Some are attracted to the view that repeatable artworks, such as films, novels, plays, symphonies, photographs, and the like, are a particular kind of abstracta—namely, types. This view, however, is not unproblematic. One of the most serious problems it faces is the so-called ‘Creation Problem.’ The core idea behind this problem is that, on the one hand, it seems reasonable to accept the claims that (1) repeatable artworks are types, (2) types cannot be created, and (3) repeatable artworks are created, but, on the other hand, these claims form an inconsistent triad. A popular solution to the Creation Problem is that (2) can be rejected because the justification for (2) is based on a false assumption—that no type can stand in causal relations. While this solution looks promising, it can be accepted only if its proponent can refute what might be called the ‘Paraphrasability Argument.’ On this argument, types are not to be regarded as capable of standing in causal relations, since any discourse implying the causality of types should be paraphrased into discourse that does not imply this. My aim in this essay is to show that there is good reason to consider the Paraphrasability Argument sound and, hence, that the foregoing solution to the Creation Problem fails.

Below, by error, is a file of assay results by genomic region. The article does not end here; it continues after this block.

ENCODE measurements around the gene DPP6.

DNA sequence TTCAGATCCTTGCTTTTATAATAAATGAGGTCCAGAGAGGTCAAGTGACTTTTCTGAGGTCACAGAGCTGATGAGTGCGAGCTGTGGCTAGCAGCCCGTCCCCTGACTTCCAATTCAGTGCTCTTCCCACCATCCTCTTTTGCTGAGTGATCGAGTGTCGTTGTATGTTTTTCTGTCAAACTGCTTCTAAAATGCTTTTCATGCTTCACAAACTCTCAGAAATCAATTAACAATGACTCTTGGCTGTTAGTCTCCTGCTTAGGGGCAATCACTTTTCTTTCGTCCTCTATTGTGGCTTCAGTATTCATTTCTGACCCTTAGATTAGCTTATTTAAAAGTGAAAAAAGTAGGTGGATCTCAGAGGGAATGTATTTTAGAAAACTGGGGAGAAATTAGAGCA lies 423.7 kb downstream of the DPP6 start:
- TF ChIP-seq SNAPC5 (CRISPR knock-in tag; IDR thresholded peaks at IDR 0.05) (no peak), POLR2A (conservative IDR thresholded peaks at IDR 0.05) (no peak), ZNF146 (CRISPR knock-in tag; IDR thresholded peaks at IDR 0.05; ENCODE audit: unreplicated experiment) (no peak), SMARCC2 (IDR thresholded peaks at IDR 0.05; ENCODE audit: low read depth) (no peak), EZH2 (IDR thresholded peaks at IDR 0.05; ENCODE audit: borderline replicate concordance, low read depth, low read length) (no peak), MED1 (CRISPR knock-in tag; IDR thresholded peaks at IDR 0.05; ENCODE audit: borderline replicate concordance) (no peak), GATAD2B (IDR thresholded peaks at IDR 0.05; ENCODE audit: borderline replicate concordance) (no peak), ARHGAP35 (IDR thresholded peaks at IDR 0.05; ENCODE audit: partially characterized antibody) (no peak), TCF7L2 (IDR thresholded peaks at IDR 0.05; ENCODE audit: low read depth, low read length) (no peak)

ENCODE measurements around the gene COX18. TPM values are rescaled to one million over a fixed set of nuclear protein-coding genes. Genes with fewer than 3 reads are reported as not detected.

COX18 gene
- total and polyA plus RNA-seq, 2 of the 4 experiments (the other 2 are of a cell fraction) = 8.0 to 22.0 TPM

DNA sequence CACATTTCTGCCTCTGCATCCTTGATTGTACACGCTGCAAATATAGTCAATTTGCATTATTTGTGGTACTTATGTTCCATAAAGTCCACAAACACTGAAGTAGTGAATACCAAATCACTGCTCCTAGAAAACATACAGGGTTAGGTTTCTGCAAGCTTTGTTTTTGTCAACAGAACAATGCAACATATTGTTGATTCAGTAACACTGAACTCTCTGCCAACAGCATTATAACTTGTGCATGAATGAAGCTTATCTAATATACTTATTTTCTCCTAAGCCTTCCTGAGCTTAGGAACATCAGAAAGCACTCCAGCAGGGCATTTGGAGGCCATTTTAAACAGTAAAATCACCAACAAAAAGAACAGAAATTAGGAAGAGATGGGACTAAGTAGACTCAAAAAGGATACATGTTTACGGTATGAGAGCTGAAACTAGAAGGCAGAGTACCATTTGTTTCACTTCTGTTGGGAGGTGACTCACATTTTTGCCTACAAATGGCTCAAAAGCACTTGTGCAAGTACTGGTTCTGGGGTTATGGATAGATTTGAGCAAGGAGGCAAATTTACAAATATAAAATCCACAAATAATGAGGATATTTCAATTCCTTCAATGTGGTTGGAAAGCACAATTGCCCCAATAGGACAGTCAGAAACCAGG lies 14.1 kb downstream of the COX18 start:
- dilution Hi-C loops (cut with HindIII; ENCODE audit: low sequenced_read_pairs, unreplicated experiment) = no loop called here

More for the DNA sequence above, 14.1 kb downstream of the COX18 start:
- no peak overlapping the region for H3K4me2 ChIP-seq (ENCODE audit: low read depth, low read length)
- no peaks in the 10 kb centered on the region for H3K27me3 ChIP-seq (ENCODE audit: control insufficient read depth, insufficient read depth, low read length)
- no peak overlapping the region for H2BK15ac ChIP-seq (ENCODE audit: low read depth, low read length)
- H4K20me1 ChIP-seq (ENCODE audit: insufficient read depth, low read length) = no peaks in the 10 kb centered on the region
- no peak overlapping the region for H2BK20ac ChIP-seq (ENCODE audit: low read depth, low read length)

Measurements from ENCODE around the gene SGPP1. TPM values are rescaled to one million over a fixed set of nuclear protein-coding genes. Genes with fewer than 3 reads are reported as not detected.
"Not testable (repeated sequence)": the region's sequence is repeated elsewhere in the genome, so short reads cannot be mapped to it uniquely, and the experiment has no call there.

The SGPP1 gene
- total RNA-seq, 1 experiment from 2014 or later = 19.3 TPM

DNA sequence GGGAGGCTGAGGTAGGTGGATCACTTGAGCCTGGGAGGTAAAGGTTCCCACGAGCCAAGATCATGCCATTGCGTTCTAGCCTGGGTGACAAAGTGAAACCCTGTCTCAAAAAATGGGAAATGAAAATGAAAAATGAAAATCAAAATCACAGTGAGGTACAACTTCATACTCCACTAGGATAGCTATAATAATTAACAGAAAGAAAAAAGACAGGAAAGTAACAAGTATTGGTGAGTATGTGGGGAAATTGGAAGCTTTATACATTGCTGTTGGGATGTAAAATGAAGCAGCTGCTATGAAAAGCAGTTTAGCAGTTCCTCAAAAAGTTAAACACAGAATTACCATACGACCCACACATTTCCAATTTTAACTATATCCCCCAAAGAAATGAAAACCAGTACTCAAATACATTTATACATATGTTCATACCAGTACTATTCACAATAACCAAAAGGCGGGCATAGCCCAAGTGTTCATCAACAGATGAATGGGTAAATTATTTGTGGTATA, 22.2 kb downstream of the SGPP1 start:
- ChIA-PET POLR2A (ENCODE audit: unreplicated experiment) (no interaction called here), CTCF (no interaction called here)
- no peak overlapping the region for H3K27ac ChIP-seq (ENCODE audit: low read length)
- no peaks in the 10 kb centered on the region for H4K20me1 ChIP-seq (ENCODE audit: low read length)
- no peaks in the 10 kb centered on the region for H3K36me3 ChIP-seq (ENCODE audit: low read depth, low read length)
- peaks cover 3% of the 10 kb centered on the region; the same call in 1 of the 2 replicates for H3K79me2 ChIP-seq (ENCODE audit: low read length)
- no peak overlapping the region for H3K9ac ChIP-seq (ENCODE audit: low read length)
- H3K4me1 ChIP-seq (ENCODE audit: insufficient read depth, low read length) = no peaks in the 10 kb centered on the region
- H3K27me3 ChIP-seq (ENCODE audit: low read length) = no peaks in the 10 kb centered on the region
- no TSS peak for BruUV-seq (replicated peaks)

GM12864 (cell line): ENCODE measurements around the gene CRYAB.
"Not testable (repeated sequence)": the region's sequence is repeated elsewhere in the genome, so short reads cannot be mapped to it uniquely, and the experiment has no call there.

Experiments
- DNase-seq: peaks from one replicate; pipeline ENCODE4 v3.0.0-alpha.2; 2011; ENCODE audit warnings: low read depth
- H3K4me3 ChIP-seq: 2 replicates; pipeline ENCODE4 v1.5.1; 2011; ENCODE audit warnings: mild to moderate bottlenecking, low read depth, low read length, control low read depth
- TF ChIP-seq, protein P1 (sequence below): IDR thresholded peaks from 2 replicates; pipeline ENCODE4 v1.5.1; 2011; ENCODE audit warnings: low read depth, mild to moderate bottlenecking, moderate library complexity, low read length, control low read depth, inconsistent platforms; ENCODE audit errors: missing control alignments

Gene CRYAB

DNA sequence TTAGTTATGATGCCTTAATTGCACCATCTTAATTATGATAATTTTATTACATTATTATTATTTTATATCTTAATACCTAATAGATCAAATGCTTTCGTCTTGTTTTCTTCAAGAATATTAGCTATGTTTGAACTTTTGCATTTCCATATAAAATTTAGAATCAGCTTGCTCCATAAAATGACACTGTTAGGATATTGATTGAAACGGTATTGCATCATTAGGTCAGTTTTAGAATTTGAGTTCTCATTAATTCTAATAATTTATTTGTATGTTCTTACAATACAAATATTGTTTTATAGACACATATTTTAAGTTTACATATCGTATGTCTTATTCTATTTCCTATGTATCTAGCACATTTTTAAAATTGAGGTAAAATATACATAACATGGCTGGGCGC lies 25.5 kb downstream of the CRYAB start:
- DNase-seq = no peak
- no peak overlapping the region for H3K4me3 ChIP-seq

In 1917–18, the new republican governments of Russia, Germany, and Austria nationalized their former court property. A monarchic-turned-national heritage of prestigious opera and dramatic theatres weighed heavily on national and regional budgets, prompting first attempts to create centralized forms of theatre governance. In a second wave of theatre reorganization in the mid-1930s, the Soviet government created ‘union theatres’ under a Committee for Arts Affairs; the German and Austrian theatres underwent the Nazi Gleichschaltung (1933–35 and 1938); and France, a ‘democratic outlier’, opted for nationalizing the Opéra and OpéraComique under the Réunion des théâtres lyriques nationaux. These conglomerates have so far been little studied as historically specific forms of theatre management, particularly from a comparative, trans-regime perspective. What balance can be struck between economic, political, and ‘artistic’ costs and benefits? How does ‘Baumol’s law’ of decreasing theatre profitability apply to these very different politico-economic systems, as well as to war economies? Dictatorships reveal an economic seduction power, while this essay argues for confirming a long-term ‘great European convergence’ of state-centred theatre management, internal structure, and accountability, both in peace and war. Here, the stated goals and shortterm contingencies yielded to trends originating from the logic of theatre production itself, and the compromises that the state, theatre professionals, and the public accepted in exchange for the capital of prestige. Alexander Golovlev (PhD, European University Institute in Florence, 2017) is a senior research fellow at the HSE Institute for Advanced Soviet and Post-Soviet Studies at the University of Moscow. His recent publications include, for NTQ, ‘Theatre Policies of Soviet Stalinism and Italian Fascism Compared, 1920–1940s’ (2019), and ‘Balancing the Books and Staging Operas under Duress: Bolshoi Theatre Management, Wartime Economy, and State Sponsorship in 1941–1945’, Russian History XLVII, No. 4 (2020).